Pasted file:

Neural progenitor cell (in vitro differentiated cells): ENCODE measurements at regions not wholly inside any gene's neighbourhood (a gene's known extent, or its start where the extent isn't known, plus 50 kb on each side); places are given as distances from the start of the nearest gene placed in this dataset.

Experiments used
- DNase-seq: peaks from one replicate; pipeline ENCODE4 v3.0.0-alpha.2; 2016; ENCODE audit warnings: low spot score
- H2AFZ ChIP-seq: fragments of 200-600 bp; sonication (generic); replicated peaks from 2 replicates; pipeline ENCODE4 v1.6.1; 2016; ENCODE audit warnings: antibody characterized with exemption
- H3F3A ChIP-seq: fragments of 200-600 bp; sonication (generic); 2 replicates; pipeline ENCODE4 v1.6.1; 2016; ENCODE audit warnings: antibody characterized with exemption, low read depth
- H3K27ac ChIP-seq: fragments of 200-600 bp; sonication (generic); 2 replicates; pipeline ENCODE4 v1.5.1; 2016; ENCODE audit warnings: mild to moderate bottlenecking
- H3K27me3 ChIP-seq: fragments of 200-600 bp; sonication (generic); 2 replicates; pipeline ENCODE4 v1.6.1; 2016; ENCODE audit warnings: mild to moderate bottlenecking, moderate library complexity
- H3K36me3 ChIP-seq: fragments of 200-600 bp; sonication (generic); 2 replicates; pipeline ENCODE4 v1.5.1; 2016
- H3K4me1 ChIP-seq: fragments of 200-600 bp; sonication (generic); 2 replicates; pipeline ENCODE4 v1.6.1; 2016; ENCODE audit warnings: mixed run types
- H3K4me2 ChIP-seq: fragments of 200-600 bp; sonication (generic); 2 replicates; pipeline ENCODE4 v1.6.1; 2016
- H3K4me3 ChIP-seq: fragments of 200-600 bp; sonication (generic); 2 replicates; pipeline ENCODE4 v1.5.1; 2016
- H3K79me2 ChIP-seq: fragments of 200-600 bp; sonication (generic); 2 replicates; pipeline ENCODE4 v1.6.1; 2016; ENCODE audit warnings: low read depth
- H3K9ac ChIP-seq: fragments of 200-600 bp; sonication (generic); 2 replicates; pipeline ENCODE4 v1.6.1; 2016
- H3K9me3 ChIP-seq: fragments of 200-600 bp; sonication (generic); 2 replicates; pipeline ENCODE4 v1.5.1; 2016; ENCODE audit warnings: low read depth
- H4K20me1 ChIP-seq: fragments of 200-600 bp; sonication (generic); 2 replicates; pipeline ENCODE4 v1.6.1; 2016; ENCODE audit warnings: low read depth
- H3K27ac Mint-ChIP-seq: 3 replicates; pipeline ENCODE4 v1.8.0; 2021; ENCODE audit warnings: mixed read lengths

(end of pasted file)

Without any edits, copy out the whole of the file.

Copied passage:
Neural progenitor cell (in vitro differentiated cells): ENCODE measurements at regions not wholly inside any gene's neighbourhood (a gene's known extent, or its start where the extent isn't known, plus 50 kb on each side); places are given as distances from the start of the nearest gene placed in this dataset.

Experiments used
- DNase-seq: peaks from one replicate; pipeline ENCODE4 v3.0.0-alpha.2; 2016; ENCODE audit warnings: low spot score
- H2AFZ ChIP-seq: fragments of 200-600 bp; sonication (generic); replicated peaks from 2 replicates; pipeline ENCODE4 v1.6.1; 2016; ENCODE audit warnings: antibody characterized with exemption
- H3F3A ChIP-seq: fragments of 200-600 bp; sonication (generic); 2 replicates; pipeline ENCODE4 v1.6.1; 2016; ENCODE audit warnings: antibody characterized with exemption, low read depth
- H3K27ac ChIP-seq: fragments of 200-600 bp; sonication (generic); 2 replicates; pipeline ENCODE4 v1.5.1; 2016; ENCODE audit warnings: mild to moderate bottlenecking
- H3K27me3 ChIP-seq: fragments of 200-600 bp; sonication (generic); 2 replicates; pipeline ENCODE4 v1.6.1; 2016; ENCODE audit warnings: mild to moderate bottlenecking, moderate library complexity
- H3K36me3 ChIP-seq: fragments of 200-600 bp; sonication (generic); 2 replicates; pipeline ENCODE4 v1.5.1; 2016
- H3K4me1 ChIP-seq: fragments of 200-600 bp; sonication (generic); 2 replicates; pipeline ENCODE4 v1.6.1; 2016; ENCODE audit warnings: mixed run types
- H3K4me2 ChIP-seq: fragments of 200-600 bp; sonication (generic); 2 replicates; pipeline ENCODE4 v1.6.1; 2016
- H3K4me3 ChIP-seq: fragments of 200-600 bp; sonication (generic); 2 replicates; pipeline ENCODE4 v1.5.1; 2016
- H3K79me2 ChIP-seq: fragments of 200-600 bp; sonication (generic); 2 replicates; pipeline ENCODE4 v1.6.1; 2016; ENCODE audit warnings: low read depth
- H3K9ac ChIP-seq: fragments of 200-600 bp; sonication (generic); 2 replicates; pipeline ENCODE4 v1.6.1; 2016
- H3K9me3 ChIP-seq: fragments of 200-600 bp; sonication (generic); 2 replicates; pipeline ENCODE4 v1.5.1; 2016; ENCODE audit warnings: low read depth
- H4K20me1 ChIP-seq: fragments of 200-600 bp; sonication (generic); 2 replicates; pipeline ENCODE4 v1.6.1; 2016; ENCODE audit warnings: low read depth
- H3K27ac Mint-ChIP-seq: 3 replicates; pipeline ENCODE4 v1.8.0; 2021; ENCODE audit warnings: mixed read lengths